The word retrieval implies going out from your present position. Items retrieved may be lost or at a distance, even if that distance is psychic (in the case of memories) or metaphorical (in the case of something broken) — distance from an original purpose. It may involve salvaging something unknown, as from a wreckage, or fetching a known quantity, but in either case, retrieval circumscribes a space that the retriever must cover to reach the completion of the process. In fact, the content-less space that encloses the item-to-be-retrieved is the sole obstacle for the retriever, its unknown quantities the danger that hovers over the process. It is in that space that the item may have lost itself irrevocably, irrecoverably. Retrieval, by Alex Barnett (Oakeater) and Faith Coloccia (Mamiffer), unfolds here, hoping to dislocate the listener into various degrees of lostness while at the same time evoking the texture of place.
Place is an elusive quality in music, and yet it’s also primary for many musicians, particularly those on the outside of typical genre spectra. Experimental musics often aspire to create environments, but the method for doing so is at best unclear. This music is meant to not only fill (or leave empty) space, but to also paint the texture of it. Barnett and Coloccia’s methods here differ greatly from the mimetic methods of, say, The Pastoral Symphony (the 6th), in which Beethoven realistically evokes a thunderstorm and the sounds of a folk dance. On Retrieval, it isn’t field recordings of birds and insects that transport the listener outside; it’s the moods, issuing out of the slow but consistent rhythms, harsh textures, and minor-key melodies. Therefore, the content of the space painted by the duo slips away from easy explanation, since the space’s detail consists only in a blur of emotions and reactions to the sharp attacks of Retrieval’s filter envelopes and slow release of its nebulous, treated vocals.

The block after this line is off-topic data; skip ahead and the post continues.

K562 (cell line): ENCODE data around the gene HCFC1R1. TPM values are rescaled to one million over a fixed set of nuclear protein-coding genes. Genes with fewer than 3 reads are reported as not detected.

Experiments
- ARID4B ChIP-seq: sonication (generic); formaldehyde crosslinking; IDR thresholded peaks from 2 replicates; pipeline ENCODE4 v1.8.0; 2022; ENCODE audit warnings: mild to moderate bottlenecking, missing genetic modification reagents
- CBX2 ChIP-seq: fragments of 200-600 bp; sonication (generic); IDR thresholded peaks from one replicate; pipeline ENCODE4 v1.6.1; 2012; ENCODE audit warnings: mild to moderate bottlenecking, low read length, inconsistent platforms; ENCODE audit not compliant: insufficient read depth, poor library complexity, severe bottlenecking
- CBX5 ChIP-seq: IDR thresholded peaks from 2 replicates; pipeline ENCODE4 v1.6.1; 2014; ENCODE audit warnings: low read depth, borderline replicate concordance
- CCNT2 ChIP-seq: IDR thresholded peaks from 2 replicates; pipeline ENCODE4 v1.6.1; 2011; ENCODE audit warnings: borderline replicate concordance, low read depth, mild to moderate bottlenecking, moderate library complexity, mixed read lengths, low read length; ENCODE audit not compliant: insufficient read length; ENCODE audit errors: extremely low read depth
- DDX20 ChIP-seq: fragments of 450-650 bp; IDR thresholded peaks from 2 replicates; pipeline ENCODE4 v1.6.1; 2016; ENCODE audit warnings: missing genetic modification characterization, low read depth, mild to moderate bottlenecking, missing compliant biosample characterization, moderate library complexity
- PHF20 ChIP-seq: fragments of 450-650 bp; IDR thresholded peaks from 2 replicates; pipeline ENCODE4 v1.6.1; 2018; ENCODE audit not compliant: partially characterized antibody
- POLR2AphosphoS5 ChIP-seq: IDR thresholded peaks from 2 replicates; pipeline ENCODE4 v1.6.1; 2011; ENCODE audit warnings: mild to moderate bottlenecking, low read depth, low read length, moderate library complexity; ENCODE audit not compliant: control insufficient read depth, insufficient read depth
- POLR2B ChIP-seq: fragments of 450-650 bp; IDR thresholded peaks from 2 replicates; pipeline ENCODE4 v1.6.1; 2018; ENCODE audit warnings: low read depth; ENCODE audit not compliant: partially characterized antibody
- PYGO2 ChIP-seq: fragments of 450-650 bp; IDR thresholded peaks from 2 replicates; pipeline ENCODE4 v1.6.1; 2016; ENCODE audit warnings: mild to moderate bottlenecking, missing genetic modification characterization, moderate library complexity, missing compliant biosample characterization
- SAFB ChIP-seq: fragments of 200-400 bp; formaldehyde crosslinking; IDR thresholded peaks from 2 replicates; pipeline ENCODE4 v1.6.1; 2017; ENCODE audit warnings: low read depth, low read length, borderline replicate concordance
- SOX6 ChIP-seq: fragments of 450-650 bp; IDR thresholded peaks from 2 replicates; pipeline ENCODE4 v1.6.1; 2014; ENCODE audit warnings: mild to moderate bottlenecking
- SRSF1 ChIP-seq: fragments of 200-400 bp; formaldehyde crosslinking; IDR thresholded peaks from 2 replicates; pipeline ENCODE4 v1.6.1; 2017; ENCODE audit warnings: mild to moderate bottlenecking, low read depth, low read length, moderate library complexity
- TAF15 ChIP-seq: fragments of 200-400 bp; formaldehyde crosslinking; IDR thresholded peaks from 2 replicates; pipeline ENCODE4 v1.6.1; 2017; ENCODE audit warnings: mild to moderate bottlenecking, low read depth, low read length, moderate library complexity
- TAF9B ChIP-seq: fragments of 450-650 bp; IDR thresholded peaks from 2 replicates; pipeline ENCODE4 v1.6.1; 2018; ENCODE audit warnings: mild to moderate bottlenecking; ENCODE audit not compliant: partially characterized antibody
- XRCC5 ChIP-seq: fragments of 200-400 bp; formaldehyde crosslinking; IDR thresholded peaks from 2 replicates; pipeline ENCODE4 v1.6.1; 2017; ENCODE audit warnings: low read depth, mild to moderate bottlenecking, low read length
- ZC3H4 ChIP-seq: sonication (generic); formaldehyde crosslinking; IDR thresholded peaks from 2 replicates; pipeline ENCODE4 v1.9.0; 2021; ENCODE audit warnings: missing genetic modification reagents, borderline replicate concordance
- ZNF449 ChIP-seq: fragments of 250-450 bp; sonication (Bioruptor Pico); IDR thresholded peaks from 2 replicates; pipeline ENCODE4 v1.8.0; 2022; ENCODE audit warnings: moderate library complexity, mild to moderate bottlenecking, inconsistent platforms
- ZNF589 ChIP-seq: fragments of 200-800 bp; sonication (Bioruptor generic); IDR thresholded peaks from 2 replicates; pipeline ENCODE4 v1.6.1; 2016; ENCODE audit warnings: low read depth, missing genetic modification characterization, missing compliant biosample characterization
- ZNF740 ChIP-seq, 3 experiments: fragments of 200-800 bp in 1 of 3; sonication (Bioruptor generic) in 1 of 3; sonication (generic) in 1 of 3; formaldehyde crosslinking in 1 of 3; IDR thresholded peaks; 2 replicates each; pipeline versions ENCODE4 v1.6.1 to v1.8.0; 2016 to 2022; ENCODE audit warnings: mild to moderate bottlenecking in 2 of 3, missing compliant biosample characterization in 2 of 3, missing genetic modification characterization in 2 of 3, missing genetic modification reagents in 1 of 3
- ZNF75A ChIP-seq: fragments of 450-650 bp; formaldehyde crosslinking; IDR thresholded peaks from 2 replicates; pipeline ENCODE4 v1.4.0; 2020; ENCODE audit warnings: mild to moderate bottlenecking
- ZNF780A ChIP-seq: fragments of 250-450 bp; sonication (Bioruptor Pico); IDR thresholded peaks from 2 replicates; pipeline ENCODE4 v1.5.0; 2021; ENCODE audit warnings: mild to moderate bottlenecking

In this way, Barnett and Coloccia avoid the mimesis of any specific locale, and listeners never find themselves anywhere definite. We are never sure whether the musical space has transformed into a forest or a factory. But it is certain that we have gone somewhere, then somewhere else. The progression of Retrieval is a deepening of this dislocation. Its beginnings, though certainly uneasy, describe a familiar but still strange reality; we can place each individual keystroke of “Harbor’s” almost harpsichord-like synths, until a slowly-building texture unfurls beneath the top layer. But by “So, How Much Do You Know About Me,” the listener confronts a delayed, heartbeat-esque bass thump with horror movie strings. The final piece, though it employs the recognizable static of AM radio, pulls the listener even further (farther) into novel space with its uncertain tonality and rhythm, its grating radio and synthesis, and its haunting vocals.
Texturally, Retrieval features a narrow palette despite the wide range of synthesizers and techniques the duo employed. Perhaps a wise choice, in that the vast variety of all the gear the duo used could become paralytic over their short recording period. But it also entails a kind of limitation on the scope of the transportative qualities of the work; Retrieval doesn’t tour the listener through many, various landscapes, but it does push the listener down a dark but apparent path through a nebulous but affecting space. Thus, we become lost without forgetting that we are there, along this passage. It’s not clear what object or experiences hide in this particular dislocating space. Perhaps the lostness is what we are seeking, and the space itself will become a memory to be retrieved. The going-out would then become a going-in — the retrieval, the lost; and the found quantity, the unknown.